Yanique to deliver Phillis Wheatley Reading for her newest novel
By April Hunt | Emory Report | Oct. 19, 2021
“Monster in the Middle,” the latest novel from Tiphanie Yanique, associate professor of English and creative writing, explores identity, religion, class and more through the story of Fly, a Black musician, and Caribbean science teacher Stela.
In trying to answer what it means to belong, Tiphanie Yanique created a love story.
“Monster in the Middle,” the latest novel from the award-winning associate professor of English and creative writing at Emory College of Arts and Sciences, hits shelves today (Oct. 19), when she also delivers the Phillis Wheatley Reading in the Cox Ballroom.
The novel explores identity, religion, class and more through the story of Fly, a Black musician, and Caribbean science teacher Stela. They, like all of us, carry their ancestors’ experiences in addition to their own when they meet at the beginning of the pandemic lockdown.
“It’s a meditation, maybe, on the concept that even our most private things do not belong to us alone,” Yanique says. “Even something as private as who you fall in love with comes to you on historical terms.”
Yanique has earned praise for her storytelling craft and rich detail in language and structure since being named one of the 2010 National Book Awards “5 Under 35” for her debut story collection, “How to Escape from a Leper Colony.”
She infused magical realism through three generations of a family saga in her native Virgin Islands with her debut novel, “Land of Love and Drowning.”
Though she again crafted a multigenerational tale in her new book, Yanique uses historical touchstones, such as Sandra Day O’Connor’s historic appointment to the U.S. Supreme Court, in telling the history behind Fly and Stela’s story.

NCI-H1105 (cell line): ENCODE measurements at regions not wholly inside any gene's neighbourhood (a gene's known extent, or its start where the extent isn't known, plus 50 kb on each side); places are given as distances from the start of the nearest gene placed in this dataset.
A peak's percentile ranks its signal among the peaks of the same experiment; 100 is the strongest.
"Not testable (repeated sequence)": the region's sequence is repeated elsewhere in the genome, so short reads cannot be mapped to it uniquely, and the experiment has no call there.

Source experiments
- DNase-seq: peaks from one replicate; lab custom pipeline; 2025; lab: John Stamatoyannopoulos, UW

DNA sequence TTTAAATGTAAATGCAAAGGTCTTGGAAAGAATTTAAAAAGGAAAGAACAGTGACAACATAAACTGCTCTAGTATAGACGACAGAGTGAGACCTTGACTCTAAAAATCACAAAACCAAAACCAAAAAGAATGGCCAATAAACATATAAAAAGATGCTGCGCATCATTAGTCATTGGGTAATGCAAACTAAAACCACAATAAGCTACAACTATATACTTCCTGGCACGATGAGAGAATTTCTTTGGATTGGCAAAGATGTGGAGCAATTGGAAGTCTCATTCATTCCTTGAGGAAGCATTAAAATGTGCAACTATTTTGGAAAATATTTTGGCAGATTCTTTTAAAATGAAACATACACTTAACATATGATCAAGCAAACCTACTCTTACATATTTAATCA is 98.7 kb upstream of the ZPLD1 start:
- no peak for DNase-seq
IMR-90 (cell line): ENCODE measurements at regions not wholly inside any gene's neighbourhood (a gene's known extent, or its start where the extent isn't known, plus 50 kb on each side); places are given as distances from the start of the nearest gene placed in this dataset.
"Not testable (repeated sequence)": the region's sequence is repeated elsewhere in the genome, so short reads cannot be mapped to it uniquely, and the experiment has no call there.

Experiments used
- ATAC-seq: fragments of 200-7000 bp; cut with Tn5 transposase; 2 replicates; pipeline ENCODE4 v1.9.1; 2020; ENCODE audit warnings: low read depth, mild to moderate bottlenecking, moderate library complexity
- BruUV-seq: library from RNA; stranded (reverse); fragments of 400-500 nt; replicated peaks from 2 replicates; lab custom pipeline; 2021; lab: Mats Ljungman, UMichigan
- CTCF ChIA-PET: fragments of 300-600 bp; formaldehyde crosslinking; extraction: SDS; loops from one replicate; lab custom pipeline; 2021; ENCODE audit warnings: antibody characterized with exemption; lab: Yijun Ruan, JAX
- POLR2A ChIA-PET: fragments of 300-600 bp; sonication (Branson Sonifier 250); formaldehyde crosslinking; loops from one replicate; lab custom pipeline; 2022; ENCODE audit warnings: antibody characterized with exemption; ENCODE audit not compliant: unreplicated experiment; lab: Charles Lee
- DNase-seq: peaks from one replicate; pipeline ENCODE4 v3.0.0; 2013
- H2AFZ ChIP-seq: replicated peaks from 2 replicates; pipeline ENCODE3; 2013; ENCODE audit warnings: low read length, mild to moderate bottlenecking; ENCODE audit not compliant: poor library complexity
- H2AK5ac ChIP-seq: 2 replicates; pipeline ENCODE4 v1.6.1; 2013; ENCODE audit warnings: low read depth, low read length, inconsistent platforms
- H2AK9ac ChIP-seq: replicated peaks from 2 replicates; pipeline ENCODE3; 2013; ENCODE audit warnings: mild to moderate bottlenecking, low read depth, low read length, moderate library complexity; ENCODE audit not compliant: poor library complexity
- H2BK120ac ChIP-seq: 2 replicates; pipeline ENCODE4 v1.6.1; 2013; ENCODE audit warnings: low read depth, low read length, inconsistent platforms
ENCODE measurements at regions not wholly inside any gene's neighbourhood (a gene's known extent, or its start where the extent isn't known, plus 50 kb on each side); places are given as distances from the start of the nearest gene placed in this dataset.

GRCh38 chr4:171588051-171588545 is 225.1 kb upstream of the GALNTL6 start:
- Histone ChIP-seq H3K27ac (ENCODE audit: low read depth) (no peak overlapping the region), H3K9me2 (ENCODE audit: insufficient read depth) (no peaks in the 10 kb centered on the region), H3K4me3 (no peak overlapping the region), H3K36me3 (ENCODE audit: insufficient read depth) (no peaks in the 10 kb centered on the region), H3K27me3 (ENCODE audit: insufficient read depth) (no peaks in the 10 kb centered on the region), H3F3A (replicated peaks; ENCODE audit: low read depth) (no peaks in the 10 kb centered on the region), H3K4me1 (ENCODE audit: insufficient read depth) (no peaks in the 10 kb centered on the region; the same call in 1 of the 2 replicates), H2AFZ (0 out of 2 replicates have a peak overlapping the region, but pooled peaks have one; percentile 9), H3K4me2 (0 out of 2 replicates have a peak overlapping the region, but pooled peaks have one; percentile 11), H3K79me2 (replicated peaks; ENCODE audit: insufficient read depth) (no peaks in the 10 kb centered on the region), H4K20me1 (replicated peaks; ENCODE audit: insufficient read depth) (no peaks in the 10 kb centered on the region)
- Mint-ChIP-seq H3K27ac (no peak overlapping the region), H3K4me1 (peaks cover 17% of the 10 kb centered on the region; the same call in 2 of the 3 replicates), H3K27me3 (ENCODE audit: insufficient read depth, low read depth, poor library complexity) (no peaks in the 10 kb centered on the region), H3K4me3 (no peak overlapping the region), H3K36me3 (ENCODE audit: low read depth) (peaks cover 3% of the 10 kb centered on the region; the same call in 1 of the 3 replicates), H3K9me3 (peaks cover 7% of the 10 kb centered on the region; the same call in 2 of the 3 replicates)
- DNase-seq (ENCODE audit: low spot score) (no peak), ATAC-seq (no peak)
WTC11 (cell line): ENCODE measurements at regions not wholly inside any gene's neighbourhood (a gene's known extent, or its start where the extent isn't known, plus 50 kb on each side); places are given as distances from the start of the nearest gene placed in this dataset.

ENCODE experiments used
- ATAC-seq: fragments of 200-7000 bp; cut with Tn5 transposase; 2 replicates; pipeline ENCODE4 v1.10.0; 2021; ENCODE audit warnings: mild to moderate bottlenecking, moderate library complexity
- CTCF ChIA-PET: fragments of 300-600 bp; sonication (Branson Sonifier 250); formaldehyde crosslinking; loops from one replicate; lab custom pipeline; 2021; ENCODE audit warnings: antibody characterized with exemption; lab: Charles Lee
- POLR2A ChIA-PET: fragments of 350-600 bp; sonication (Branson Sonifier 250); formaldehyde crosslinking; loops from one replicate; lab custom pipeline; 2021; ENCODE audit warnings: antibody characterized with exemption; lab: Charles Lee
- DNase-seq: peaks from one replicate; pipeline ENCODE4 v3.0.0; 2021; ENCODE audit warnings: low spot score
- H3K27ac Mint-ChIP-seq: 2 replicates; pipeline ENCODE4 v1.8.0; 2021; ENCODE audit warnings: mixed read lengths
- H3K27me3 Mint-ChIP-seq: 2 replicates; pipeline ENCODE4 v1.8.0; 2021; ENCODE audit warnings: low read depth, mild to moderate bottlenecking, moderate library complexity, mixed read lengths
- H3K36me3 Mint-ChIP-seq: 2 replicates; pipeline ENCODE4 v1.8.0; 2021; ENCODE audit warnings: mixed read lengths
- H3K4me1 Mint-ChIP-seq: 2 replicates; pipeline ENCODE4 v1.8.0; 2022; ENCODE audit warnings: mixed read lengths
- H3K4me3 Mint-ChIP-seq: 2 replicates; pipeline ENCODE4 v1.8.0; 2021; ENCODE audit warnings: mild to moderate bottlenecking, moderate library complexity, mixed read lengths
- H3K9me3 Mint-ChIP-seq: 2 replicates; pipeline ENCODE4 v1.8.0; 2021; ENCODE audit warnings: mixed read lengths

“I tell my students all the time, you have to know everything about your character,” she says. “What do they eat for breakfast? When did they break their arm? That helps you write them in a way that is specific and true.”
That detail and context allowed her to tackle a new challenge in her writing: Finding a way to explore both the emotional and intellectual questions about sex, love and romance — the sorts of things often derided in literary circles and broader society alike.
“What is more serious that the work we do to fall in love? It is one of the things that defines our humanity,” Yanique says. “It might be an egregious mistake that we don’t give serious intellectual attention to this very important endeavor, romantic love, which we all struggle through.”
Love, though, is not the only intimacy Yanique examines. Working backward from how we fall in love, she also shows how what we believe, both in terms of religion and of mental health, shapes how we understand the world in a search for love.
The novel may be about Fly and Stela falling in love, but the story is as much about how they belong to one another as how they belong to society.
“As a political writer, I want to show that what happened to you is not all of you,” Yanique says. “What’s happening in the culture is also a part of you. I would argue our love belongs to our culture, our families, our time period. Who you fall in love with is a social-historical act.”